Eight measures can help manufacturers build supply chain resiliency and handle disruption, according to a white paper from the World Economic Forum, the international organization based in Switzerland.
The Resiliency Compass: Navigating Global Value Chain Disruption in an Age of Uncertainty discusses how the coronavirus (COVID-19) pandemic intensified manufacturing disruption, including worker safety and supply and demand issues, and how such megatrends as climate change and new technologies will continue to do so. Only 12 percent of organizations are sufficiently prepared to deal with future disruption, the white paper states, while the remaining 88 percent must look to improve their resiliency.
The eight measures — product portfolio, customer orientation, financial viability, go-to-market channels, logistics system, manufacturing network, supplier landscape and advanced planning — make up a vital framework that the white paper calls the “resiliency compass.”
During the first half of the year, the World Economic Forum, in collaboration with Chicago-based global management consulting firm Kearney, surveyed 360 senior supply management and operations executives for the white paper. The results, which were based on 40 interviews, along with Kearney benchmarks and the Kearney Resilience Stress Test, were used to help develop the framework:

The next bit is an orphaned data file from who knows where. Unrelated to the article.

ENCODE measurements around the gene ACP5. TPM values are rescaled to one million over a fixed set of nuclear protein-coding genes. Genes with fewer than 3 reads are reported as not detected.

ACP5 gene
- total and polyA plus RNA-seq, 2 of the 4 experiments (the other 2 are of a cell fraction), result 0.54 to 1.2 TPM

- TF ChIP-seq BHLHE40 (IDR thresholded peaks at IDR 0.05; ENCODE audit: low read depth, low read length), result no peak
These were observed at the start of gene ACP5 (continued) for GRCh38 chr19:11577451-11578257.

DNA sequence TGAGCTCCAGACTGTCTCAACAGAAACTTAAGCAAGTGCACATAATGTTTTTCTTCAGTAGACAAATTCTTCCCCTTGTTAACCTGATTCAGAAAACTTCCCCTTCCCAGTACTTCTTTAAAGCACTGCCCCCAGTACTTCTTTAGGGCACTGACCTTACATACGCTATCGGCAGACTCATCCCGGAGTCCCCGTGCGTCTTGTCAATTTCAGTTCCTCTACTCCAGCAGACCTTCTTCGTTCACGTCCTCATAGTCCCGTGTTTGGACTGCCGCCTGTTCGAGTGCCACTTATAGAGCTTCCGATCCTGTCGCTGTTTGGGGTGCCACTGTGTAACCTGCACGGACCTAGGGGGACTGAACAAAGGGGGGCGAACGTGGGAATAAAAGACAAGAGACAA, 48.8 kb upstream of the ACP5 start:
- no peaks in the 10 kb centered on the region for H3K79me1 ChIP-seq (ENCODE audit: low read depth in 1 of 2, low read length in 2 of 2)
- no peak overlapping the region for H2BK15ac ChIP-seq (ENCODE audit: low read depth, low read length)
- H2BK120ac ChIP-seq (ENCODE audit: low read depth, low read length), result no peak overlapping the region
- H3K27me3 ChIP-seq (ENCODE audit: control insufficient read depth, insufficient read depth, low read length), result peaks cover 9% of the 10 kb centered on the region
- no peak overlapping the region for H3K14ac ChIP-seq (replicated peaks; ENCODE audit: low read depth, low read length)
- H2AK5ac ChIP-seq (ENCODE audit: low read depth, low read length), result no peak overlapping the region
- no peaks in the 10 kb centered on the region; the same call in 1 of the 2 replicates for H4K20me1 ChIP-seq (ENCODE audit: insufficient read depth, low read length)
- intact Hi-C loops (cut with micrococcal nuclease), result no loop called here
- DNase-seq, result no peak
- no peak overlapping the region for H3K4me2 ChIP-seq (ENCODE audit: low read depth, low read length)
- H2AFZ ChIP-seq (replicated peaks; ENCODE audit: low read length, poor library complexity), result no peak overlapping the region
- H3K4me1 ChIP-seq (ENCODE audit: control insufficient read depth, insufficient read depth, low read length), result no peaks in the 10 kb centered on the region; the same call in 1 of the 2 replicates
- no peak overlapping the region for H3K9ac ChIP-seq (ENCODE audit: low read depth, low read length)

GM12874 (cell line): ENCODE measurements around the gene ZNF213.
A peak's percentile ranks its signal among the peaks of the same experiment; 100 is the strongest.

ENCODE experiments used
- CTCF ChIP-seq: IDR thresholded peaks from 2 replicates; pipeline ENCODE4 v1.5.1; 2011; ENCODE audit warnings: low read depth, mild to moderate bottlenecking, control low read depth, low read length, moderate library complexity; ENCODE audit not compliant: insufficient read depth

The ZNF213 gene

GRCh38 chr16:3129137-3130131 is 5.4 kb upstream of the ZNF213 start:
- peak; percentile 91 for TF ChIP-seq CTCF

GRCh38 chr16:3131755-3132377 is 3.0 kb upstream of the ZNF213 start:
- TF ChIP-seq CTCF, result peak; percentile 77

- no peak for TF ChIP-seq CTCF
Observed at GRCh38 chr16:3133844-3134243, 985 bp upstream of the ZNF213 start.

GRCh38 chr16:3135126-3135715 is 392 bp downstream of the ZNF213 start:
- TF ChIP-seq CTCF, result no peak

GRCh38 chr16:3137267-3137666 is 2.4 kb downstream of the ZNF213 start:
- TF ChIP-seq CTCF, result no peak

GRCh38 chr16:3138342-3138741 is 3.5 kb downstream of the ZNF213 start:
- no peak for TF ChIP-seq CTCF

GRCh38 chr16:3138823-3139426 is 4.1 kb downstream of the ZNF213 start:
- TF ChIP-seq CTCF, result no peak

Product portfolio — designing products to allow for interchangeable inputs and flexible production
Customer orientation — being strategically located to meet customer demand
Financial viability — ensuring end-to-end supply chain financial health.
Go-to-market channels — having an omnichannel approach to your customer-distribution network
Logistics system — ensuring it is robust, flexible and transparent
Manufacturing network — focusing on production continuity and resiliency
Supplier landscape — establishing alternative sources of supply and supplier partnerships
Advanced planning — being able to quickly sense changes in supply and demand, then adjust.
The white paper notes that global coordination and collaboration among organizations — including partnerships between public and private companies, as seen with the development of COVID-19 vaccines — are critical to meeting the challenges of large-scale disruptions.